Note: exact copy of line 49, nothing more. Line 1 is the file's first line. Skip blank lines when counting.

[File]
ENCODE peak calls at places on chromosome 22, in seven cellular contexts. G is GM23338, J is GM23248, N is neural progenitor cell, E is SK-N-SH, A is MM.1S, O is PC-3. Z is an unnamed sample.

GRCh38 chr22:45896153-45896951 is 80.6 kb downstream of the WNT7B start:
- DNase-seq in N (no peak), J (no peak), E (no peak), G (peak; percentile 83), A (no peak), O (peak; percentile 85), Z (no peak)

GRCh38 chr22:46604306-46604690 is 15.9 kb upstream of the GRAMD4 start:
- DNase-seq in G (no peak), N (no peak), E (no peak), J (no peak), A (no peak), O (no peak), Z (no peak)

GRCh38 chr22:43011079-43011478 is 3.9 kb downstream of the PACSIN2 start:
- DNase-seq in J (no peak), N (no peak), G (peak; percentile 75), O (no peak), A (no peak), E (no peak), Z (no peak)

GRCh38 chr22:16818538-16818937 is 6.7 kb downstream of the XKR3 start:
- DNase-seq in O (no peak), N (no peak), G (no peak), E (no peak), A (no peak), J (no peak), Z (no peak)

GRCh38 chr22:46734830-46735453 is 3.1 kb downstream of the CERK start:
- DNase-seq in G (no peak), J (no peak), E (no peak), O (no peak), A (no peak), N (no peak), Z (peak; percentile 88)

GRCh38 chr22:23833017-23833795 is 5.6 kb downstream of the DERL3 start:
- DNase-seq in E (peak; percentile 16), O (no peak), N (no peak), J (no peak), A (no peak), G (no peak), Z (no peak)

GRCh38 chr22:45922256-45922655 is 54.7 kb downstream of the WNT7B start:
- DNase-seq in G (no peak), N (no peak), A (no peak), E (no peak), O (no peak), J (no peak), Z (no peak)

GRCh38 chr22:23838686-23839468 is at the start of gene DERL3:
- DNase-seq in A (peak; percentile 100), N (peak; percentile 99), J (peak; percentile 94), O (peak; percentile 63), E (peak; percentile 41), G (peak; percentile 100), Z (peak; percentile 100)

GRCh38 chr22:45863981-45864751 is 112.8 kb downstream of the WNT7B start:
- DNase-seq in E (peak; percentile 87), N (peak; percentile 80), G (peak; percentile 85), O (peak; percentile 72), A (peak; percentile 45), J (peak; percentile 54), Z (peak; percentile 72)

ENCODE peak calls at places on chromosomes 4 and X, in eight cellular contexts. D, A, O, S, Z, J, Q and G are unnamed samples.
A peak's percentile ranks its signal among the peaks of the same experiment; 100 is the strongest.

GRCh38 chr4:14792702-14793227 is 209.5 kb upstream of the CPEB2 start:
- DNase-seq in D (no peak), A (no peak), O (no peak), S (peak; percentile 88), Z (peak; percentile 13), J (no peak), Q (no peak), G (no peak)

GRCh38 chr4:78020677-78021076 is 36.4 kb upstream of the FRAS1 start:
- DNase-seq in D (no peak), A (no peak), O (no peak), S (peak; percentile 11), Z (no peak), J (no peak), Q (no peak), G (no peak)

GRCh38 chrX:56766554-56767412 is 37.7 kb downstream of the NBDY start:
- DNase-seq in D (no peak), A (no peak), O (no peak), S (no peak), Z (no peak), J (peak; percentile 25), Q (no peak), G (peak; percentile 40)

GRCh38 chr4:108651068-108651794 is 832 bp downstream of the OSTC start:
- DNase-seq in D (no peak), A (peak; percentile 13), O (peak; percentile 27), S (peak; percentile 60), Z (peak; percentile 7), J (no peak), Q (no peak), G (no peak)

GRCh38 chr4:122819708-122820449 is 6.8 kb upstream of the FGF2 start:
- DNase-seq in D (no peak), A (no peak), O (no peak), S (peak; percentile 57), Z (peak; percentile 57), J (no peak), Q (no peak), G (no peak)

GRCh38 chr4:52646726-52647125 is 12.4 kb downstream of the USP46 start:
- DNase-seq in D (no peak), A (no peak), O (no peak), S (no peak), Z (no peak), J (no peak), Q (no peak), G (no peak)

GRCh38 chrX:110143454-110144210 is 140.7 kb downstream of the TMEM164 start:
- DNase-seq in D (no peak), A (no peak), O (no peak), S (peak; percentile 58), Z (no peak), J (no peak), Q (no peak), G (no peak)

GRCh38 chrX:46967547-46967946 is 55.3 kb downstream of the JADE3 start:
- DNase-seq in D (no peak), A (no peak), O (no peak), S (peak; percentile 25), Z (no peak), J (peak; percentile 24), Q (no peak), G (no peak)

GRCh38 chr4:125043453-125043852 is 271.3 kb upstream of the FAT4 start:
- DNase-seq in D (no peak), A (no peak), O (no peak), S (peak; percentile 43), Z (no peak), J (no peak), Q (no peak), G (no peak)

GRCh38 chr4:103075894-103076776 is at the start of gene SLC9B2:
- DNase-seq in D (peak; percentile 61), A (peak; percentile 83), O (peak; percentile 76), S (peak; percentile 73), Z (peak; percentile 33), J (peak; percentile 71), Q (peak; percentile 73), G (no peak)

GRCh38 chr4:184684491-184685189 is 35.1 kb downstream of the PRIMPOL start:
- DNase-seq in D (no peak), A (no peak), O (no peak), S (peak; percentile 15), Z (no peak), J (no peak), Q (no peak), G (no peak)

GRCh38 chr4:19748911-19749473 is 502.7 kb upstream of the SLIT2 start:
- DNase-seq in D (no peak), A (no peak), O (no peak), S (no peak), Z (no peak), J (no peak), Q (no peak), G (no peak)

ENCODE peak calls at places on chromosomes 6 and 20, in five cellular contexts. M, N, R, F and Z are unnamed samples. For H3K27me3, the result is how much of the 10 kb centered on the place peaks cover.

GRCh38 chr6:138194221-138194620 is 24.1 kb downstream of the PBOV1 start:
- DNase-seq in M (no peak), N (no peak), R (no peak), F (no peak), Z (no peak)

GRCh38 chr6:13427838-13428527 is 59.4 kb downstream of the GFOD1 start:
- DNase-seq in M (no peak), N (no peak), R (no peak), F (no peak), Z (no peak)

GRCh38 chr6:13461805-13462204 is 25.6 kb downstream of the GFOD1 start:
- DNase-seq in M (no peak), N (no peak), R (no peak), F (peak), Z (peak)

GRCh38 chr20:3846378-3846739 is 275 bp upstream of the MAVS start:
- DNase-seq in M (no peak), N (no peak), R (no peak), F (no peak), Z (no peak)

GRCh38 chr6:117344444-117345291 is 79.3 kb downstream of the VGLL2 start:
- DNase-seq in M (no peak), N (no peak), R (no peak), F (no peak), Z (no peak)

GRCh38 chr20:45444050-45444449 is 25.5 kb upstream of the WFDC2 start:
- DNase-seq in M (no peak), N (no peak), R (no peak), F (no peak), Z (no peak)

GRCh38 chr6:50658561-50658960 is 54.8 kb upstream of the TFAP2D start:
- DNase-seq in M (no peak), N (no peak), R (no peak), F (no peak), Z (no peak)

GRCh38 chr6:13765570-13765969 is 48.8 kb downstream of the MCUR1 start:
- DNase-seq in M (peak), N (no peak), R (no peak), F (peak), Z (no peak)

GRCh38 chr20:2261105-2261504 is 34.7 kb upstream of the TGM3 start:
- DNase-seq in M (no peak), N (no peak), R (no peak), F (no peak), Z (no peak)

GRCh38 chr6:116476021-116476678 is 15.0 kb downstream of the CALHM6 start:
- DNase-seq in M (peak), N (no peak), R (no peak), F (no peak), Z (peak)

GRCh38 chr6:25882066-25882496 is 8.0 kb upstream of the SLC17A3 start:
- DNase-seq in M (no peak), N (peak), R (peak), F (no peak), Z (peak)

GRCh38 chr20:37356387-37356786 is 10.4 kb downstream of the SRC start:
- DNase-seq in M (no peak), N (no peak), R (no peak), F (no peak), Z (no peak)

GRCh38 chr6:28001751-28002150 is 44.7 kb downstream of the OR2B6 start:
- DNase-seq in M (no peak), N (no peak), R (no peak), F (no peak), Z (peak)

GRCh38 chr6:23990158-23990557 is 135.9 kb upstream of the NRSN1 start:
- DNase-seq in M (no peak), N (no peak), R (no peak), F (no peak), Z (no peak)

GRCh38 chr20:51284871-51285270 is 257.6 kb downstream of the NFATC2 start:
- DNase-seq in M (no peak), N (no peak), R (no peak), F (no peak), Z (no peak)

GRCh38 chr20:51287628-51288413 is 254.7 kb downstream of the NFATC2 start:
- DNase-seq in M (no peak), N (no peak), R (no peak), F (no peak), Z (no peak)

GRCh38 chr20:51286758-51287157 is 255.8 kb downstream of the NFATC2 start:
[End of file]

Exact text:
GRCh38 chr6:13427838-13428527 is 59.4 kb downstream of the GFOD1 start: